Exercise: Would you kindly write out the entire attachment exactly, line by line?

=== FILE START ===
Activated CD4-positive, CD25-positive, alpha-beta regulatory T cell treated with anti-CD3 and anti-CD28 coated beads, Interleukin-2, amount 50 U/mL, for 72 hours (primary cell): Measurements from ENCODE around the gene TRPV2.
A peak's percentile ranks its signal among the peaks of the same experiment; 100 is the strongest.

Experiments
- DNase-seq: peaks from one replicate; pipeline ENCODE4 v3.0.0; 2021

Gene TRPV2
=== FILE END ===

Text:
Activated CD4-positive, CD25-positive, alpha-beta regulatory T cell treated with anti-CD3 and anti-CD28 coated beads, Interleukin-2, amount 50 U/mL, for 72 hours (primary cell): Measurements from ENCODE around the gene TRPV2.
A peak's percentile ranks its signal among the peaks of the same experiment; 100 is the strongest.

Experiments
- DNase-seq: peaks from one replicate; pipeline ENCODE4 v3.0.0; 2021

Gene TRPV2